Bargarh, the District Headquarters of Bargarh District, a flourishing town in the western part of Odisha occupies an important place in the cultural map of India for its eleven- day extravaganza in the month of Pousa (from lunar fifth to the full- moon day) that usually falls in December- January period. This spectacular event is nothing but the celebration of ‘Dhanuyatra’ which is considered to be the World’s Largest Open Air Theatre. Rarely there has been such a colorful vision of an Open Air festival in any other part of the country comparable to this fair in terms of length and tenure. This carnival includes emotional as well as devotional participation of the masses. The venue of the festival spreads over more than 30sq km and comprises the whole of Bargarh township along with the nearby village Ambapali.
The word ‘Dhanuyatra’ has been based on the root word “Dhanu”. Dhanu, the bow is not only the symbol of gallantry but also it is the paraphernalia of the warrior. The conceit of Demon king Kansa, that no one would be able to break his Dhanu, has been crumpled down one day. Thus the Yatra or the festival celebrated on this context is named as “Dhanuyatra”. It is the festival of the triumph of good over evil.
It is said that as a way to celebrate the liberation of the newly formed independent India after British rule, the hemalis or the labour class people of Bargarh commenced the festival in 1948. The death of Kansa symbolizes the end of the British Rule. From religious context, Bargarh was then experiencing a synthesis of Vaishnavism and Shaivism which led the concept of Dhanuyatra. Moreover, Sanchar or the Bahak- Gahak dance form of Western Odisha was quite synonymous to this fair. The Sanchar artistes were performing Krishnaleela to assemble and fascinate the throng over the night and played a pivotal role in this festival. To commemorate this, the Subha Stambha (the Auspicious Pillar) is elevated at the centre of the Sanchar Mandali near Hatpada on any auspicious day of lunar fortnight of Margasira, around one month before the commencement of Dhanuyatra. On this occasion rituals are performed for the successful preparation of the festival.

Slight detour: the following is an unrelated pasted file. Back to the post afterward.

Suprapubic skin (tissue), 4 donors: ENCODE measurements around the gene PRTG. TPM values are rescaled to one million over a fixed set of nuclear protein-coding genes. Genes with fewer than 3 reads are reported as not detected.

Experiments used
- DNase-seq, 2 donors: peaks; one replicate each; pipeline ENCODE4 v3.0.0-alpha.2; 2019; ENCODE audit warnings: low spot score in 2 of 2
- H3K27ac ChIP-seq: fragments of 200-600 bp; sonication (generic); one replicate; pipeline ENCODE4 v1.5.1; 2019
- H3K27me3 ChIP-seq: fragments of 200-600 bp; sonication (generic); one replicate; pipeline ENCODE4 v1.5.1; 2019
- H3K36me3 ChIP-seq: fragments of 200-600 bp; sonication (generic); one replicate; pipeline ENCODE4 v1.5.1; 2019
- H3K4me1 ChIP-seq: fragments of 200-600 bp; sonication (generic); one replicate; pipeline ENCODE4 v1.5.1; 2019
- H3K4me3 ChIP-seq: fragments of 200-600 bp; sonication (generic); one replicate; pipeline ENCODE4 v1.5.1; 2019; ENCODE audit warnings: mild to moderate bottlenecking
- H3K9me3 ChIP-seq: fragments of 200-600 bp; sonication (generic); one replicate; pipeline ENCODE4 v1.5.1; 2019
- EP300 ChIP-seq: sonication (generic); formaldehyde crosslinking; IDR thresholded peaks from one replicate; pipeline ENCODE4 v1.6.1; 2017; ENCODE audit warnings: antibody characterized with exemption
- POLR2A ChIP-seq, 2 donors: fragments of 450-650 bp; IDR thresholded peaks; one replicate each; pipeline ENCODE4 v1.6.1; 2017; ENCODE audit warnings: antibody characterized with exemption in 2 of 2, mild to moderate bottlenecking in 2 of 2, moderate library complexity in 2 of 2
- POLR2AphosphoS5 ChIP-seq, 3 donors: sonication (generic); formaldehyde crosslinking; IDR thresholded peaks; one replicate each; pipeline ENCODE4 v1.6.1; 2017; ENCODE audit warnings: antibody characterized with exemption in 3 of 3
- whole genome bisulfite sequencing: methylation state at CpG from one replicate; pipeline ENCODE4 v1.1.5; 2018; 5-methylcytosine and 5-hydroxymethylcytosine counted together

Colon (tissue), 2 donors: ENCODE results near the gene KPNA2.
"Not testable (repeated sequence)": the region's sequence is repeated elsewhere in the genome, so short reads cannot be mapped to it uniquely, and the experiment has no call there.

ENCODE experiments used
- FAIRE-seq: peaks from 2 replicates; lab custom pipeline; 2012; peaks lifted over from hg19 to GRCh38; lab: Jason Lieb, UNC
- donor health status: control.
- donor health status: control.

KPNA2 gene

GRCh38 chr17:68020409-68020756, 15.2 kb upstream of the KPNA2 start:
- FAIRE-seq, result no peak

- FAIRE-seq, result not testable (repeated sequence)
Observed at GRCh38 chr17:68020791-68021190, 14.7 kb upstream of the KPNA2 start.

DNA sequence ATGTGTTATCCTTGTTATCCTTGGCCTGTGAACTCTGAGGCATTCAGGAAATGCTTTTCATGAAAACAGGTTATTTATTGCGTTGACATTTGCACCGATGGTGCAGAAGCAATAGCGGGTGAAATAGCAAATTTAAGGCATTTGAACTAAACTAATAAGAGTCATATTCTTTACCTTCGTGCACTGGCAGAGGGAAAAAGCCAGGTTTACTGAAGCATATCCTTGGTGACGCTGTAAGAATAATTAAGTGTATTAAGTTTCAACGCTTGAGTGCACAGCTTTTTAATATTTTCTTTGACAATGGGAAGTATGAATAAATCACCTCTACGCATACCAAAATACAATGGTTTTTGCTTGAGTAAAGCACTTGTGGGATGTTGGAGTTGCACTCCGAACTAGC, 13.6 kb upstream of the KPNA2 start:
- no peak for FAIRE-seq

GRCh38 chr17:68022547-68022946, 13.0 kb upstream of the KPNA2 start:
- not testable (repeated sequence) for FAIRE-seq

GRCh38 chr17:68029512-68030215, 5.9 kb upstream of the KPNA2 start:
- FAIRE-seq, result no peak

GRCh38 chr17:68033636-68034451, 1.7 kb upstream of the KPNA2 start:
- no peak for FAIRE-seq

Like many traditional festivals in India, Dhanuyatra is also associated with the agricultural cycle. It is observed just after the harvesting season of paddy, the major crop of this locality.
The plot of Dhanuyatra has been brought from innumerable Hindu scriptures like Haribansa, Krishnaleela, Gopaleela, Raasaleela, Baalaleela etc. All the parts of the drama are enacted by the local actor. It seems as if Dhanuyatra is a perfect blending of myth and reality .As it is an open air theatre, each part and every member of Bargarh town, even a visitor becomes a segment of the natural stage. Thus various episodes are organized at various places from sacred temples to public places like ponds and the entire locality transforms into an open air secular stage of live- show. The geographical setting of Bargarh town approximately conforms to Mathura, King Kansa’s dominion. The river Jeera is considered to be Yamuna and Ambapali, the village across it is assured as “Gopapura” where Baala Krishna grows up. All the people are apprised to be the companions and devotees of Krishna at Gopapura( Ambapali). The whole setting of Ambapali is such that incomparable religious feeling ripples around. When Krishna and Balaram arrive at Bargarh (Mathura) people eagerly receive them and worship them everywhere.